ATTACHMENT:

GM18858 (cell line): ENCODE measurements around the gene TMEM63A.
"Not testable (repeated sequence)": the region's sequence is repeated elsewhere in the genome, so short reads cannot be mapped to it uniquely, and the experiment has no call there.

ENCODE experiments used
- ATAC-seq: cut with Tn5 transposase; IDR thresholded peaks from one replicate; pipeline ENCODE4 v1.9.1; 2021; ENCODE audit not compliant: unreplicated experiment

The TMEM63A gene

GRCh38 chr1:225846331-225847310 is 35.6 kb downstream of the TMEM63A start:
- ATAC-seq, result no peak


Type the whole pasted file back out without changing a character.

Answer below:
GM18858 (cell line): ENCODE measurements around the gene TMEM63A.
"Not testable (repeated sequence)": the region's sequence is repeated elsewhere in the genome, so short reads cannot be mapped to it uniquely, and the experiment has no call there.

ENCODE experiments used
- ATAC-seq: cut with Tn5 transposase; IDR thresholded peaks from one replicate; pipeline ENCODE4 v1.9.1; 2021; ENCODE audit not compliant: unreplicated experiment

The TMEM63A gene

GRCh38 chr1:225846331-225847310 is 35.6 kb downstream of the TMEM63A start:
- ATAC-seq, result no peak